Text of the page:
The excitement of a couple dozen wide-eyed clients of the Oklahoma Foundation for the Disabled was almost tangible when Billy Thomas walked into the room with his therapy dog, Whiskey.
Amanda Holland, a client with a genetic disorder, had a grin on her face as she petted the 5-year-old Australian shepherd while sitting on a bed in the downstairs room.
Later, Thomas tossed tennis balls for Whiskey to catch. Several clients watched, amused. Thomas even helped Holland toss a couple for the dog to catch from her mattress perch.
“She just blossoms when she sees Whiskey,” Georgia Devening, executive director of the foundation, said about Holland.
Before Thomas adopted him, Whiskey was a day away from being euthanized. At that time, Whiskey didn’t know how to urinate, his fur was matted, and he would run and hide if Thomas picked up a belt, Thomas said.
“He looked like a disregarded bottle of Jack Daniels left on the side of the road when I first got him,” he said.
Now, Whiskey is a well-groomed and loving dog. But Whiskey will never know his name or hear the laughter of patients at the foundation. He’s deaf.
Using impairment for good
The impairment seems like it could be a benefit for his role as a therapy dog. No matter how many screams, cries or other loud noises surround Whiskey, he doesn’t get startled. That’s one requirement for a therapy dog to be registered with Therapy Dogs International, an organization that gives accreditation to more than 20,000 dogs doing similar work in the United States and Canada.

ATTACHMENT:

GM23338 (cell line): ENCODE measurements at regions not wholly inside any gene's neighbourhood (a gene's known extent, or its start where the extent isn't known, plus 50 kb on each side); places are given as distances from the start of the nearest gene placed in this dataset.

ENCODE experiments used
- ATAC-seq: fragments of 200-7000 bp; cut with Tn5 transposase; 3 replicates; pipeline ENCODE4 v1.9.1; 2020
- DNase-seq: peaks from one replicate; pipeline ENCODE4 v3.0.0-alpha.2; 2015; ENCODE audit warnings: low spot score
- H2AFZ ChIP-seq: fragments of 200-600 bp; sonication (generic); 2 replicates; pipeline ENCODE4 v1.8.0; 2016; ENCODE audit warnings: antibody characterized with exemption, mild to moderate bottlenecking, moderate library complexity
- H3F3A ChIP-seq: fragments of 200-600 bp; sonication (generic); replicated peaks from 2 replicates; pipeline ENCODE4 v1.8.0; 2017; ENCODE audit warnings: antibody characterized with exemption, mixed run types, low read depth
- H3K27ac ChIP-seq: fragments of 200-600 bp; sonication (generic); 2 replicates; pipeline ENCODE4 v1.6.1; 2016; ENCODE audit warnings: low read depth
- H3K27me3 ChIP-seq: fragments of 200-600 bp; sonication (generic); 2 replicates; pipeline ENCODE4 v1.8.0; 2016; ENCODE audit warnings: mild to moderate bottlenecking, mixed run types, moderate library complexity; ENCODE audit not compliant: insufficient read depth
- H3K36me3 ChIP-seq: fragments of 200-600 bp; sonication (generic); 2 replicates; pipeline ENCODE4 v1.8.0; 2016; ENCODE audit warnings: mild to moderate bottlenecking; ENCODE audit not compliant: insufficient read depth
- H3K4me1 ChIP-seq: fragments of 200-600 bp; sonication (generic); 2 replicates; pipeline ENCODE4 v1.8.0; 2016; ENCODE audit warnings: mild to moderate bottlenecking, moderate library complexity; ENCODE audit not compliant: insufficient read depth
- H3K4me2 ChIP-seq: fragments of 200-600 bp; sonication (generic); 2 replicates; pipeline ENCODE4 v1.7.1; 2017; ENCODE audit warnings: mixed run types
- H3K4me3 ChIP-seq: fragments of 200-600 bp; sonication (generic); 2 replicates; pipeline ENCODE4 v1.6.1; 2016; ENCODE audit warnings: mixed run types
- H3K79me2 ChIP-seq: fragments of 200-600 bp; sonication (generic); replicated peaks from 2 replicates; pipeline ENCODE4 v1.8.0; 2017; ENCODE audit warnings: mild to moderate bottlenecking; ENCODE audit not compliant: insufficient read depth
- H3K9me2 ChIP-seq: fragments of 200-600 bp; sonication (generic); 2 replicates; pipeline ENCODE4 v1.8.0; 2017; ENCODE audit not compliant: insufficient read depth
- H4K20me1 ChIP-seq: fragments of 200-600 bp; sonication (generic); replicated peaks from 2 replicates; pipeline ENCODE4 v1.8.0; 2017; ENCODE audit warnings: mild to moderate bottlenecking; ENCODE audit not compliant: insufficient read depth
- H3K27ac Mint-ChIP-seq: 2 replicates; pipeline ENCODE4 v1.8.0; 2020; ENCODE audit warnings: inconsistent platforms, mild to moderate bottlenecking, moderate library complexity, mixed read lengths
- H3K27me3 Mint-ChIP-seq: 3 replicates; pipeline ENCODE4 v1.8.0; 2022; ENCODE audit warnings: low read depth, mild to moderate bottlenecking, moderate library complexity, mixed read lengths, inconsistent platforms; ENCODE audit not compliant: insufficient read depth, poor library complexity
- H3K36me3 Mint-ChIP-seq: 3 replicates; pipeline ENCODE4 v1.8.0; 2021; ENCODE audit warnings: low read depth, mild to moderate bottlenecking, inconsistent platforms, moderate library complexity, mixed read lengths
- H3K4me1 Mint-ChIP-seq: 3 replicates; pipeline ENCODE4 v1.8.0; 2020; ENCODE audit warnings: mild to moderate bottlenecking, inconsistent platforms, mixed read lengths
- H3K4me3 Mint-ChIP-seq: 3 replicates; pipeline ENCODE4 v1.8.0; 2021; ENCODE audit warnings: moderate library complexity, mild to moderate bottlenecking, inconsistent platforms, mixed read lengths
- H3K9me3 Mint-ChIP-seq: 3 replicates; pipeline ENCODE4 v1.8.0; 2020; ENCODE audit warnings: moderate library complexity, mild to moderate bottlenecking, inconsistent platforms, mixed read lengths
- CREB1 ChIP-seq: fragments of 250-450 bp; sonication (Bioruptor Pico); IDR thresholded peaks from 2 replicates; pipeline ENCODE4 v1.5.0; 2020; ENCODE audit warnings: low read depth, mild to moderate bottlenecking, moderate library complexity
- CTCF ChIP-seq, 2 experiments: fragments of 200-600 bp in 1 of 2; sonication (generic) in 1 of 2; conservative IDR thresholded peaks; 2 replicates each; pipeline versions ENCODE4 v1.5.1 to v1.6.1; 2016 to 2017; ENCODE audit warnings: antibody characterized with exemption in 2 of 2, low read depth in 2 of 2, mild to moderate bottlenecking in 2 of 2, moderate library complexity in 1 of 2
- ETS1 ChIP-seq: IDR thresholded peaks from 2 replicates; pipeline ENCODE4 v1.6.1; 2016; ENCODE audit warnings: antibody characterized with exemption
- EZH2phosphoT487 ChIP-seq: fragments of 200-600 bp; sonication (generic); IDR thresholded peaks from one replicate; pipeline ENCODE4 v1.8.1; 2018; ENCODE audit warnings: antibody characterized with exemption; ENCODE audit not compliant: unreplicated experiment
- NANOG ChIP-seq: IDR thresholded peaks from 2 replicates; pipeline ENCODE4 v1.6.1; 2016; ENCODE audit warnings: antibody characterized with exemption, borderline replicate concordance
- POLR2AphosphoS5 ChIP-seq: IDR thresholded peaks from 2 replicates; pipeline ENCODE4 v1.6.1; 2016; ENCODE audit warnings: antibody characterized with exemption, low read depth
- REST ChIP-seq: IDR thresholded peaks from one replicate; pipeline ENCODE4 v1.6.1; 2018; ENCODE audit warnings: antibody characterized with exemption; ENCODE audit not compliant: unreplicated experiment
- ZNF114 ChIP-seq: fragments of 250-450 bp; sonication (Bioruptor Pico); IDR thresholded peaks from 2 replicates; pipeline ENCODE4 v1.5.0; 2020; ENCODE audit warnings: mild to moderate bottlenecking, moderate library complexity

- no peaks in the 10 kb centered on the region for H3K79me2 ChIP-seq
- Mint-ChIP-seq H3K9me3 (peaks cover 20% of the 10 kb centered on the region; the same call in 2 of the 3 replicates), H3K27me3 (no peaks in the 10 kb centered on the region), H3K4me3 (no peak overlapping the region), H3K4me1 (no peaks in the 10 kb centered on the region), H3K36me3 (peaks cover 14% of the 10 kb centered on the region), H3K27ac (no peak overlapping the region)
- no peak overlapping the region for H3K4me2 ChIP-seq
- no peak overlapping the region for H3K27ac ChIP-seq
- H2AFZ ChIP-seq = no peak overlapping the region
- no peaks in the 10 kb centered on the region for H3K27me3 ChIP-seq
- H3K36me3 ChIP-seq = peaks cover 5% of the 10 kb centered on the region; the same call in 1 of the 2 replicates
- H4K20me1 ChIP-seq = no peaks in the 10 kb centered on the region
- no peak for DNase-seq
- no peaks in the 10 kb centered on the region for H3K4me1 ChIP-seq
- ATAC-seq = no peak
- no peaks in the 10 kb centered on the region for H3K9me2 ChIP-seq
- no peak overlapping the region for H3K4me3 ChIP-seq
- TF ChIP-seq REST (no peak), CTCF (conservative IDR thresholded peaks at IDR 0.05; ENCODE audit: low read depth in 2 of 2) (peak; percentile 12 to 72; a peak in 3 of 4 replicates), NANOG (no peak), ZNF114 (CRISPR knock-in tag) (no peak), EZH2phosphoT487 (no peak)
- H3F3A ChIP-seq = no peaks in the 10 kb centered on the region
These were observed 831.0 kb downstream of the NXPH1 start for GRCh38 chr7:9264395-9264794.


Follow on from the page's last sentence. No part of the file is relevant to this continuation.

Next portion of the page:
Other requirements include the dog allowing someone to inspect its paws, ears and tail, allowing a stranger to hold its leash, obeying basic commands and displaying an eagerness to visit surrounding strangers.
The organization refused to accept Thomas’s first therapy dog, Patience.
“Patience was the only dog to score 100 percent on the test, and she was the first in the class,” Thomas said. “We were all happy and we sent the paperwork off to New Jersey where their headquarters were, and they denied her based solely on her deafness.”
Without certification, Patience and Thomas were barred from certain opportunities until Thomas found Therapy Dogs Inc., which accepted the earlier evaluation. Patience became Therapy Dogs Inc.’s first registered deaf therapy dog.
Over time, Thomas dug up volunteer opportunities for his furry friend. She visited children with developmental disabilities at the J.D. McCarty Center in Norman, children with cancer at the Toby Keith Foundation’s Kids Korral, and several schools in central Oklahoma before she died from a stroke in September 2012.
His canine sister left a legacy for Whiskey.
Whiskey was in a book called the “Deaf Dog Photo Project” and won Petsmart Charities’ first-ever “Most Magnificent Rescue Dog in the Nation” title.
Thomas said Whiskey and Patience both are in the Therapy Dog Wall of Fame.
But training therapy dogs isn’t about proving wrong the people who said Patience and Whiskey couldn’t do it, or winning an impressive collection of prestigious accolades.
It’s about the lady in a nursing home who met Patience and said, “Pretty dog, pretty dog, pretty dog,” to the shock of the nurses who said she had never uttered a word to them.
And it’s about the client at the Foundation for the Disabled who avoided interacting with others, but ran around the recreation building, leading Whiskey on his leash.
“Just a stare or a reach — sometimes something small is really big,” Thomas said.
“I think they feel important because it’s something they can touch and feel, and it’s not something they have to stay away from,” Devening said.
“Sometimes just to sit back and watch them smile, that’s so much fun,” Thomas added.